Caitlyn Kittredge is joining us today to tell us more about her Iron Codex world. You may have already read my review of the first book Iron Thorn, but not, here's a link.
And here is Caitlyn:
Secrets of the Iron Codex
Hey there, everyone! It's so great to be here guest-blogging at Kiss the Book. I understand I'm the first guest blogger ever, so I'm going to try to set the bar high, and answer a few questions you all posed:
After a student reads your book – what are the five things they should probably look up on Wikipedia in order to understand your universe better – and WHY?
Great question! Since The Iron Thorn is an alternate-history novel, here's a few things that might help students delve deeper into the world.
1. H.P. Lovecraft and the Lovecraft Mythos
If you want a better understand of monsters like the shoggoth or places like Arkham that appear in The Iron Thorn, reading about H.P. Lovecraft and his Mythos (a shared world he created for some of his stories, most famously The Call of Cthulhu), this would be an excellent place to start! I also recommend reading Lovecraft's work, starting with The Call of Cthulhu, A Shadow Over Innsmouth, Herbert West: Re-Animator, At the Mountains of Madness and Dagon.
2. The Red Scare
McCarthyism, the hysteria-fueled hunt to root out Communism in America in the 1950s, plays a big part in why I decided to write the Iron Thorn. Joseph McCarthy went far beyond his short-lived fame in The Iron Thorn, eventually getting elected President and instituting the Proctors and their oppressive laws. The real story of the Red Scare has a different ending, but is no less chilling.
A genre of entertainment and an asethetic movement, steampunk is a genre of alternate history that presupposes steam technology, rather than combustion or atomic, is the dominant form of progress. Usually set in the Victorian era, but ranges from the Renaissance to the far future, in various novels. Students can read up on classics of the genre and fun stuff like steampunk costuming, which is a great way to bring the world of steampunk books to life. For other stellar steampunk novels, try Boneshaker by Cherie Priest, Leviathan by Scott Westerfeld or The Warlord of the Air by Michael Moorcock.
4. Nikola Tesla
The father of modern technology, according to many, Tesla features prominently in The Iron Thorn, though I supposed that he invented a few secret, magically inclined items rather than his many true accomplishments, which include the alternating current—the means by which most modern homes and technology receive power.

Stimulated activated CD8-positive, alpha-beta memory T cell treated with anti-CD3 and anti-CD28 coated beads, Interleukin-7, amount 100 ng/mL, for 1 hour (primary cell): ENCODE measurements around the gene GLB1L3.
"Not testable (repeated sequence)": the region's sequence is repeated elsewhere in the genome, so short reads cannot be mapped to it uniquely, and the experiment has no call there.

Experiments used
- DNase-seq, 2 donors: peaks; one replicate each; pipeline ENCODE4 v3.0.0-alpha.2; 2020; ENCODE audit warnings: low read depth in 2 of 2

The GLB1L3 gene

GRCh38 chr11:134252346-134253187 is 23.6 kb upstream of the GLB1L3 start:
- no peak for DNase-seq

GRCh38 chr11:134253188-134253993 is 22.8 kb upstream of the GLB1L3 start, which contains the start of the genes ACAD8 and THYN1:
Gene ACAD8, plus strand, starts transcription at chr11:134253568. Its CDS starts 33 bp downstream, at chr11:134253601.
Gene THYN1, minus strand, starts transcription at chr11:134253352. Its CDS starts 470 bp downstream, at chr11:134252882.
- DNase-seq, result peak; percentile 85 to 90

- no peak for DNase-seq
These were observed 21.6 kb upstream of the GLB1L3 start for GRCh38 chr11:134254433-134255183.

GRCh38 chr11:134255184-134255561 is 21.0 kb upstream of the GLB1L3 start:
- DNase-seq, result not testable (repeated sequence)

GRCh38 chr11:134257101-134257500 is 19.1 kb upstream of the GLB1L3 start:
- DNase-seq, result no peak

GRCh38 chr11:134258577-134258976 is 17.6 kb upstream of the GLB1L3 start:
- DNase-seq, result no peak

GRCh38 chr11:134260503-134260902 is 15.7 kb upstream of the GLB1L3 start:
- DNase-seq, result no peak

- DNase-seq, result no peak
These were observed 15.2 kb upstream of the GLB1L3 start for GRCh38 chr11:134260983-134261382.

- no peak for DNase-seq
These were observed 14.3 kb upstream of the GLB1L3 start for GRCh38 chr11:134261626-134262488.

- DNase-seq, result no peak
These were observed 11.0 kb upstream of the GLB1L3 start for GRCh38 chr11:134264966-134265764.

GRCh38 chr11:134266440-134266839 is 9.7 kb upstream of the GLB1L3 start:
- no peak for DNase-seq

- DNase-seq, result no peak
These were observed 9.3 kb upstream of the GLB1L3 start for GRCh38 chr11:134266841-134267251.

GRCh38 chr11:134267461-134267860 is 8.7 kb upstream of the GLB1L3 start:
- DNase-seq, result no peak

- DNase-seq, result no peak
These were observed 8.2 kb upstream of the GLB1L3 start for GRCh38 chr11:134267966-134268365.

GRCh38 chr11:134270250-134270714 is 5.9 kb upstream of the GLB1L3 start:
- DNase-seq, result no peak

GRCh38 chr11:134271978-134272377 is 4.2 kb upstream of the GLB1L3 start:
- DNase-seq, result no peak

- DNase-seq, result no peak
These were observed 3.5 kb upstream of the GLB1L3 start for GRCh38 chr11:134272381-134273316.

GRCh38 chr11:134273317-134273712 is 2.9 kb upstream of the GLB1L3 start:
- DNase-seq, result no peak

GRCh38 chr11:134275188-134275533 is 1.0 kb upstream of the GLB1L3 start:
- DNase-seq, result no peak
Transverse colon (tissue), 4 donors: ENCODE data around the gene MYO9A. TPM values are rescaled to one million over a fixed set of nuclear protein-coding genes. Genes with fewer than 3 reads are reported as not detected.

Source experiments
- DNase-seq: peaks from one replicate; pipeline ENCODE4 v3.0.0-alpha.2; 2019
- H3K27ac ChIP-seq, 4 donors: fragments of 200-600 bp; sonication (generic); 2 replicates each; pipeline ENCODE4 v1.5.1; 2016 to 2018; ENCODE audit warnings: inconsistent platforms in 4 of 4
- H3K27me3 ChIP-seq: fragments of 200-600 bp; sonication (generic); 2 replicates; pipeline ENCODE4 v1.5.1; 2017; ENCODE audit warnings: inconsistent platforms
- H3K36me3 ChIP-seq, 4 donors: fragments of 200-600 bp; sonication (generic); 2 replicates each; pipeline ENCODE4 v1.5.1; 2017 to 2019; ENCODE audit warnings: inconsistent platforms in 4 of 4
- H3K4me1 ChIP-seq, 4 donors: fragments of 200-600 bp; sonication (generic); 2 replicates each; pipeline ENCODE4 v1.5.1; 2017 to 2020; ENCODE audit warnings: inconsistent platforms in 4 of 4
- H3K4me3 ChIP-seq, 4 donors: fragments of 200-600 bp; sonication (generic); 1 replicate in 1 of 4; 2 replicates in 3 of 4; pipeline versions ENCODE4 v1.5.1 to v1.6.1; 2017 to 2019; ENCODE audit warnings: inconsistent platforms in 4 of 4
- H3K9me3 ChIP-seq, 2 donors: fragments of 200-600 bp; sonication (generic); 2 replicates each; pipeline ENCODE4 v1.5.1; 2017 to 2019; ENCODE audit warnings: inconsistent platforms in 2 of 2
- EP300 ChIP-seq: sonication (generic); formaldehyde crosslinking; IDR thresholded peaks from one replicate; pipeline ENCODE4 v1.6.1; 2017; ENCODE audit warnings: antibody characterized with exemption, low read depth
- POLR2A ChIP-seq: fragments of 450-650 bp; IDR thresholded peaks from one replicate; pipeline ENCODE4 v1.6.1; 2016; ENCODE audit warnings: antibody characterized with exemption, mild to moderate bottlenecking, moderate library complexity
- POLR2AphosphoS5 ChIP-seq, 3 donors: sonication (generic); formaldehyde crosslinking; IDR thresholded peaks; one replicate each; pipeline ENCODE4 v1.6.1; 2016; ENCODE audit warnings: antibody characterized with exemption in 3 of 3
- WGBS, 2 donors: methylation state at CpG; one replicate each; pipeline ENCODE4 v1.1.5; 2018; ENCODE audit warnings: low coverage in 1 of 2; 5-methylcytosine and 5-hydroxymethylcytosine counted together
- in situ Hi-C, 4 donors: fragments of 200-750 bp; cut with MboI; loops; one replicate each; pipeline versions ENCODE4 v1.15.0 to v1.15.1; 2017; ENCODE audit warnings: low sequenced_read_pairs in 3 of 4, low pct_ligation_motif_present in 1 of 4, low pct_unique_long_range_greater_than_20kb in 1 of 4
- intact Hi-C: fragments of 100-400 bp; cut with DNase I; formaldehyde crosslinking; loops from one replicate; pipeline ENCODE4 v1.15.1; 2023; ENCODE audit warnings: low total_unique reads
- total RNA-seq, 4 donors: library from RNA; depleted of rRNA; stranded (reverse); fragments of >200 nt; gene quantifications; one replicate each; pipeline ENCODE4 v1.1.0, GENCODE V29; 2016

Rather than airplanes, airships such as dirigibles and blimps are the primary form of travel in The Iron Thorn. Reading about alternate forms of air travel often leads to learning about the inventors, the associated disasters, and how history may have turned out differently if one form of technology had been adopted above another.
Besides reading the blurb on the flyleaf or my review, what should a librarian know in order to sell this book to their students?
That it's a great adventure story, that it has some scary moments but also some romantic ones, and that if you love history, Gothic-style storytelling or just reading about worlds that aren't like our own, you'll probably love the book. Aoife, the heroine, is also very into science and engineering, so geek girls and boys alike will really love her!
And lastly – is there something that you were DYING to talk about during the blog tour that just didn’t come up – a question you thought people would ask and they just didn’t, or some secret that you would be willing to spill if someone said just the right thing?
Really, if anyone has questions, I'm more than happy to answer them. I'm so grateful I got a chance to share so much with my readers over the course of this tour, and I'm usually pretty easygoing as far as questions about myself, writing, publishing or my books.
As for secrets—those have to stay secret for now, but suffice to say I am working on a new YA trilogy as well as more Iron Codex books. Hopefully I'll have news for you soon!
(Cindy) Thanks Caitlyn!
If you want to read more of Caitlyn's blog tour, you can join her next at:
The Children's Book Review—Friday, April 29th
Library Lounge Wizard—Saturday, April 30th
Some of my personal favorite earlier stops on the tour were at:
SUVUDU—Tuesday, April 12th
Fantastic Book Review—Friday, April 15th
Random Acts of
—Monday, April 18th Reading
Now go buy the book - or see if the library has it to check out - because I had a great time reading it and I think you will too!